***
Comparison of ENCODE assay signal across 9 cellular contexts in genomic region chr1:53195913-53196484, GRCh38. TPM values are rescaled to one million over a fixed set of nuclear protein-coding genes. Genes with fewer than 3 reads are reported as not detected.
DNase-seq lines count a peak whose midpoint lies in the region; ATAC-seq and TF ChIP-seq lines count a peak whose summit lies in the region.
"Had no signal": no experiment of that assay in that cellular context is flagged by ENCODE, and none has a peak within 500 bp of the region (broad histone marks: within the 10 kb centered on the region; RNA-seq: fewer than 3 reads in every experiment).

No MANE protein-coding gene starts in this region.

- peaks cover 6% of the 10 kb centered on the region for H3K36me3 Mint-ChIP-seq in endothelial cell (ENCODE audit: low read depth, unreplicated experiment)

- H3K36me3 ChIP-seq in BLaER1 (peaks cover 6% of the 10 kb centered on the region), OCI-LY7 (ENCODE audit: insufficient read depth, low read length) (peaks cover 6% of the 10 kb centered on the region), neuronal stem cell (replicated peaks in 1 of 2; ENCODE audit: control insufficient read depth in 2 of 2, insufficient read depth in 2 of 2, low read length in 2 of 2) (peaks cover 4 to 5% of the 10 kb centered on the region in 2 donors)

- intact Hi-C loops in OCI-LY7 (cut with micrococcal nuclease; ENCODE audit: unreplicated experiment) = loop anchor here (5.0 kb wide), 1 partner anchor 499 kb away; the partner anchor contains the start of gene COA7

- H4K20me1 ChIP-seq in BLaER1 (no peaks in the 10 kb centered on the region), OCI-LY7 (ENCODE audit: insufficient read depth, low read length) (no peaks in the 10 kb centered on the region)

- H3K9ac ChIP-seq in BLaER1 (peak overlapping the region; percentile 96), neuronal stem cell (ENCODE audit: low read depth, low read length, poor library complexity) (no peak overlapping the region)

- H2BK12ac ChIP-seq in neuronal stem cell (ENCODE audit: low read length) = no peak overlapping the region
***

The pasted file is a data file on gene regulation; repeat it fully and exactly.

Comparison of ENCODE assay signal across 9 cellular contexts in genomic region chr1:53195913-53196484, GRCh38. TPM values are rescaled to one million over a fixed set of nuclear protein-coding genes. Genes with fewer than 3 reads are reported as not detected.
DNase-seq lines count a peak whose midpoint lies in the region; ATAC-seq and TF ChIP-seq lines count a peak whose summit lies in the region.
"Had no signal": no experiment of that assay in that cellular context is flagged by ENCODE, and none has a peak within 500 bp of the region (broad histone marks: within the 10 kb centered on the region; RNA-seq: fewer than 3 reads in every experiment).

No MANE protein-coding gene starts in this region.

- peaks cover 6% of the 10 kb centered on the region for H3K36me3 Mint-ChIP-seq in endothelial cell (ENCODE audit: low read depth, unreplicated experiment)

- H3K36me3 ChIP-seq in BLaER1 (peaks cover 6% of the 10 kb centered on the region), OCI-LY7 (ENCODE audit: insufficient read depth, low read length) (peaks cover 6% of the 10 kb centered on the region), neuronal stem cell (replicated peaks in 1 of 2; ENCODE audit: control insufficient read depth in 2 of 2, insufficient read depth in 2 of 2, low read length in 2 of 2) (peaks cover 4 to 5% of the 10 kb centered on the region in 2 donors)

- intact Hi-C loops in OCI-LY7 (cut with micrococcal nuclease; ENCODE audit: unreplicated experiment) = loop anchor here (5.0 kb wide), 1 partner anchor 499 kb away; the partner anchor contains the start of gene COA7

- H4K20me1 ChIP-seq in BLaER1 (no peaks in the 10 kb centered on the region), OCI-LY7 (ENCODE audit: insufficient read depth, low read length) (no peaks in the 10 kb centered on the region)

- H3K9ac ChIP-seq in BLaER1 (peak overlapping the region; percentile 96), neuronal stem cell (ENCODE audit: low read depth, low read length, poor library complexity) (no peak overlapping the region)

- H2BK12ac ChIP-seq in neuronal stem cell (ENCODE audit: low read length) = no peak overlapping the region